Topic: We CAN Break Free: What it Takes to Challenge Gender-Based Violence : A panel discussion for the 16 Days of Activism against Gender-Based Violence

Speakers: Pam Hrick, Harmy Mendoza, Paulette Senior, Sarah Kaplan  

Date & Time: Tuesday, December 6, 2022 5-6pm EDT 

Location: Desautels Hall /  Livestream 

Co-hosted by: Institute for Gender and the Economy (GATE), Canadian Women’s Foundation, Women’s Legal and Education Action Fund (LEAF), and Woman Abuse Council of Toronto (WomanACT)  

PLEASE REGISTER HERE FOR THIS EVENT.

Event Synopsis:   

Gender-based violence, a public health crisis, has become even more exacerbated during the pandemic. The Canadian Femicide Observatory’s data shows that 173 women and girls were killed by violence in 2021, a sharp increase from 2019. And according to Women and Gender Equality Canada, at least 44% of heterosexual women, 67% of LGB+ women, 59% of transgender and gender diverse people have experienced some form of psychological, physical, or sexual violence at home, in public, or at work. Now more than ever, we need to come together to support survivors of gender-based violence. Yet, harmful myths and stereotypes about gender-based violence continue to persist, making it more difficult to address.  

At this event, Professor Sarah Kaplan will moderate a panel discussion with Pam Hrick, Executive Director& General Counsel of LEAF, Paulette Senior, President & CEO of the Canadian Women’s Foundation, and Harmy Mendoza, Executive Director of WomanACT. In their conversation, they will debunk some of the biggest myths and explore what individuals, organizations, and the community can do to stop gender-based violence and support victims.  

  • What do survivors need? And how can you check in safely when you see the signal for help? 
  • Why is gender-based violence a workplace issue? And what are the role of companies? 
  • What is consent? How does the legal system fail to believe survivors and serve justice? 
  • How do high-risk groups, such as immigrants, Black, Indigenous, and racialized women, experience gender-based violence differently? 
  • Why does the impact of gender-based violence last even after survivors leave abusive relationships?  

About our speakers:  

Pam Hrick is the Executive Director & General Counsel of the Women’s Legal Education and Action Fund (LEAF). She leads and manages LEAF’s legal activities and daily operations, and works with the Board to develop the vision and strategic plan for the organization. She provides leadership, expertise, support, and direction to LEAF’s work on litigation, law reform, and public education.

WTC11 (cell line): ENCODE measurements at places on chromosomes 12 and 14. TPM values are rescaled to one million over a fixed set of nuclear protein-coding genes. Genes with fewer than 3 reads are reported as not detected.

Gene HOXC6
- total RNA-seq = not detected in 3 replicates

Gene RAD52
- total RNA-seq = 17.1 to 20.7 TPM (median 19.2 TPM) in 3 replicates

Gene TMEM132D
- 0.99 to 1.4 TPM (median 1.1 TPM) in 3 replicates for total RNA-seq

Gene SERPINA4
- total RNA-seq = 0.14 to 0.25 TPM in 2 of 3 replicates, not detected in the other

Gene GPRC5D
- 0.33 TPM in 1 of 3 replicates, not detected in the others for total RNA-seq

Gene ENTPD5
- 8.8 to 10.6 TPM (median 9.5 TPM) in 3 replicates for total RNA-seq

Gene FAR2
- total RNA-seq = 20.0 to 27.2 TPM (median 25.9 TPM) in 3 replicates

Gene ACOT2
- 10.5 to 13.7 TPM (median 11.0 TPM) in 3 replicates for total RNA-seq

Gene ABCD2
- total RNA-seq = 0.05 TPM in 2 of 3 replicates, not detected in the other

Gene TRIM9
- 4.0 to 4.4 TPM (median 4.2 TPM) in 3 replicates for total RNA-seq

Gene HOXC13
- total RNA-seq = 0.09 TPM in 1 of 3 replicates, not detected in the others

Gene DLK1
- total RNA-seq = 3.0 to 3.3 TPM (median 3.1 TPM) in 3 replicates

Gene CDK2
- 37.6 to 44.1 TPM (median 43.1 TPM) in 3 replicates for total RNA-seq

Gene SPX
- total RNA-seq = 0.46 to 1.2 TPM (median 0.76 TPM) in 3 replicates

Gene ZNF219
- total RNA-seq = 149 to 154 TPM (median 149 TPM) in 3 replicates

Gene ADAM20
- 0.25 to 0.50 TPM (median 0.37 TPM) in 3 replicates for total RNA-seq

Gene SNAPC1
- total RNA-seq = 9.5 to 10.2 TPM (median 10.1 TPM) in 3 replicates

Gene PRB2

Harmy Mendoza is the Executive Director of the Woman Abuse Council of Toronto (WomanACT). She is an inspirational leader and strong advocate with more than 18 years of experience in the anti-violence against women field.  

Paulette Senior has devoted her life and career to breaking down systemic barriers and building up diverse women and girls. Since 2016, Paulette has been the Canadian Women’s Foundation President and CEO and previously was CEO of YWCA Canada. She is a sought-after thought-leader on numerous issues including gender equity and gender-based violence; women’s poverty and the wage gap; girls’ empowerment; and leadership. Her focus at the Foundation is to bolster an inclusive national movement for all women, girls, and communities across Canada. In 2021, Paulette was presented with an honorary doctor of laws, honoris causa, by the University of Lethbridge. 

Dr. Sarah Kaplan is Distinguished Professor, Director of the Institute for Gender and the Economy (GATE), and Professor of Strategic Management, at the University of Toronto’s Rotman School of Management. She is a co-author of the bestselling business book, Creative Destruction. Her latest book—The 360° Corporation: From Stakeholder Trade-offs to Transformation—is based on her award-winning course at the Rotman School. An innovation specialist by training, her current research focuses on applying an innovation lens to social challenges such as gender inequality. She was a strategic lead in developing the Feminist Economic Recovery Plan for Canada and regularly speaks to the media and advises corporations and governments on policies related to gender equality such as board diversity, care work, employment, pay equity, gender-based analysis and other topics.  

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